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The Children’s Home Society of Virginia History | Exploring the 1910s

In January we celebrated the Children’s Home Society of Virginia’s 120th birthday!

Since 1900, we have always dedicated our time to children and families in Virginia. We believe healthy families are the cornerstone of healthy communities.

We work diligently to transform our community by creating and supporting families in which children can thrive.

Virginia adoption
Siblings as received

We are passionately committed to finding a permanent family for every child and supporting all foster care youth. When we do, we positively impact children’s lives and our entire community benefits.

Last month, we wrote a blog about our early history, detailing the work we accomplished for child welfare during the 1900s. This month, we dive deep into the 1910s.

Keep reading to learn more about our early staff, financials and organization expansion.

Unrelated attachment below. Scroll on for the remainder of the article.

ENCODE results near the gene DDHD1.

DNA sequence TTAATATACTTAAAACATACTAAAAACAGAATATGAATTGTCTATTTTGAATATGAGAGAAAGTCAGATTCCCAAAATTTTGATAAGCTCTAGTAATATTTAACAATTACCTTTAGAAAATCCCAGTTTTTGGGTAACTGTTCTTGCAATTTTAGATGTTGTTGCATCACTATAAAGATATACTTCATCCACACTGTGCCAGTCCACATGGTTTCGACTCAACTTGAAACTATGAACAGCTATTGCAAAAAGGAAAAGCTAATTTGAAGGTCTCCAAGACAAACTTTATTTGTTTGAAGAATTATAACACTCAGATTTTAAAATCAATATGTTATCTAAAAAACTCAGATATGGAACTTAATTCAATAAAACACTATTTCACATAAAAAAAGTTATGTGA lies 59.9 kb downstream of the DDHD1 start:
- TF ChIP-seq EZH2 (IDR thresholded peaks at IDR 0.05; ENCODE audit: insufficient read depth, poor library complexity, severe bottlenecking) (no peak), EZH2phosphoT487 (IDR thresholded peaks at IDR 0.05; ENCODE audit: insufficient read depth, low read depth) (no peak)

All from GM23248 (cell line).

Children’s Home Society History | The 1910s

Importance of Local Advisory Boards

As the number of children needing help rapidly increased each year, the organization needed more financial support. So, a widespread and intense financial campaign evolved.

Local advisory boards, which were created to manage the unique needs of local populations, primarily solicited this financial support.

In 1907, the budget grew to $5,000, up from $2,000. But, the society was still ending each year with a deficit. The receiving home proved to be a heavy burden because it was always full.

The budget was as follows during the 1910s:

1910 $8,755.80
1911 $10,000.00
1912 $9,926.85
1913 $10,998.05
1914 $10,607.54
1915 n/a
1916 $16,070.03
1917 $18,807.80
1918 $22,805.12
1919 $20,000.00

Financial Burdens & Patrons Clubs

In addition to the staff’s financial secretary, our founding secretary pro-tem Rev. Maybee played an active role in the financial campaign by delivering sermons to secure funds.